Executive Order 12866

This rule has been determined to be significant for purposes of Executive Order 12866; and therefore, has been reviewed by the Office of Management and Budget (OMB). In accordance with Executive Order 12866, an Economic Analysis was completed, outlining the costs and benefits of implementing this program. The complete analysis is available from NTIA upon request.

Executive Order 12988

This rule has been reviewed under Executive Order 12988, Civil Justice Reform. NTIA has determined that the rule meets the applicable standards provided in section 3 of the Executive Order, to minimize litigation, eliminate ambiguity, and reduce burden.

Congressional Review Act

This rule has been determined to be not major under the Congressional Review Act, 5 U.S.C. § § 801 et seq.

Regulatory Flexibility Act

As required by the Regulatory Flexibility Act, an Initial Regulatory Flexibility Analysis (IRFA) was prepared and published in the NPRM. A copy of the IRFA was provided to the Chief Counsel for Advocacy of the Small Business Administration. Although NTIA specifically sought comment on the costs to small entities of complying with the Final Rule, no comments provided specific cost information. NTIA has carefully considered whether to certify that the Final Rule will not have a significant impact on a substantial number of small entities. NTIA continues to believe the Final Rule's impact will not be substantial in the case of small entities. However, NTIA cannot quantify the impact the Final Rule will have on such entities. Therefore, in the interest of thoroughness, NTIA has prepared the following Final Regulatory Flexibility Analysis (RFA) with this Final Rule in Accordance with the Regulatory Flexibility Act.[71]

1. Succinct Statement of the Need for, and Objectives of the Rule:

NTIA is issuing this Final Rule so that residents of nursing home facilities may apply for and receive a $40 coupon towards the purchase of a digital-to-analog converter box. Under current NTIA regulations, only U.S. households are eligible to receive coupons. Therefore, current regulations do not extend eligibility to residents of nursing home facilities. This rule allows seniors that reside in nursing home facilities and rely on free, over-the-air television, to apply for and receive coupons to purchase digital-to-analog converter boxes. The rule also permits an otherwise eligible household that utilizes a post office box for mail receipt to apply for and receive coupons.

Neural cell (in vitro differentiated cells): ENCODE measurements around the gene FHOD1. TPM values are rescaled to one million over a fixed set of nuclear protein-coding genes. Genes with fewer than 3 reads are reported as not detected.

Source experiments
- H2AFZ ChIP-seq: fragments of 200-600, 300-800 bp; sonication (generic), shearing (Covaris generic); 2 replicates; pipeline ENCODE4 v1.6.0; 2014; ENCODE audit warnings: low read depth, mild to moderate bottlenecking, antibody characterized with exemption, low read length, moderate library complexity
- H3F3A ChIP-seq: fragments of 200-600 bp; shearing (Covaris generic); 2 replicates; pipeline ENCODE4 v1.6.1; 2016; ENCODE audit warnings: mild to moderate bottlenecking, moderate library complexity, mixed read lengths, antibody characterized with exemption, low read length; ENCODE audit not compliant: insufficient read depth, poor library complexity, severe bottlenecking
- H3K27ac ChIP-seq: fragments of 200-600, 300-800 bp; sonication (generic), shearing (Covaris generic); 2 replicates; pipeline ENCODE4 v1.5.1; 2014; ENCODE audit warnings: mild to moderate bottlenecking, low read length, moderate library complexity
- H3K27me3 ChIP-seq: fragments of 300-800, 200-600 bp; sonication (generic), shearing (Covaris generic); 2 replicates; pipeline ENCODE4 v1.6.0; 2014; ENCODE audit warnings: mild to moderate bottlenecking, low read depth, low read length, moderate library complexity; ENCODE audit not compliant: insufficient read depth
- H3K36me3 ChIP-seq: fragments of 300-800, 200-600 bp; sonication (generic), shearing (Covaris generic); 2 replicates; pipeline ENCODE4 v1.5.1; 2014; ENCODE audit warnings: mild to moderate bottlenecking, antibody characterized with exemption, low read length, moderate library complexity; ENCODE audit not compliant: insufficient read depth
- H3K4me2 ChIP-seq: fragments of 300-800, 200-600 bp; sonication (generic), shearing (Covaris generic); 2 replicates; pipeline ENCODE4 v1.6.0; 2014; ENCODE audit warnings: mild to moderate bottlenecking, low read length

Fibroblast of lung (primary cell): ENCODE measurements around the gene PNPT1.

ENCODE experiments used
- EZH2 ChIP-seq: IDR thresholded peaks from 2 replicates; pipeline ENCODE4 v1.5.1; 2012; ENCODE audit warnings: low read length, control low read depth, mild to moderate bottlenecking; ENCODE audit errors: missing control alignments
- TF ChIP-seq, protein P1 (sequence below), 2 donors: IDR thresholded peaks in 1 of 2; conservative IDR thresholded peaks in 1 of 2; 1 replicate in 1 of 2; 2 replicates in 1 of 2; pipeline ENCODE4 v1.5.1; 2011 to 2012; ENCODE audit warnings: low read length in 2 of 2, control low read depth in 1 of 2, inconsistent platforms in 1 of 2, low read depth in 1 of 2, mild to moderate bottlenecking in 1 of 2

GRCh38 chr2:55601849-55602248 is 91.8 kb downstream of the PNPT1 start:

2. Summary of the Significant Issues Raised by the Public Comments in Response to the IRFA: Summary of the Assessment of the Agency of Such Issues; and Statement of Changes Made in the Rule as a Result of Such Comments:

There were no comments raised in response to the IRFA.

3. Description and Estimate of the Number of Small Entities to Which the Rule will Apply Or an Explanation of Why no Such Estimate is Available:

The RFA requires agencies to provide a description and an estimate of the number of small entities to which the rule will apply or an explanation of why no such estimate is available.[72] Under the RFA, the term “small entity” has the same meaning as the terms “small business,” “small organization” and “small governmental jurisdiction.”[73] To the extent that this rule affects small businesses, it would affect nursing home facilities that are deemed to be small businesses. According to the Small Business Administration (SBA), Nursing Care Facilities and Continuing Care Retirement Communities must have receipts of $12.5 million or less in order to qualify as a small business concern.[74] SBA provided, however, that Homes for the Elderly and Other Residential Care Facilities must have receipts of $6.5 million or less to qualify as a small business concern.[75] NTIA does not have data on the number of these facilities that would qualify as a small business concern. NTIA also does not have data on the number of residents of these small businesses that would take advantage of the Coupon Program.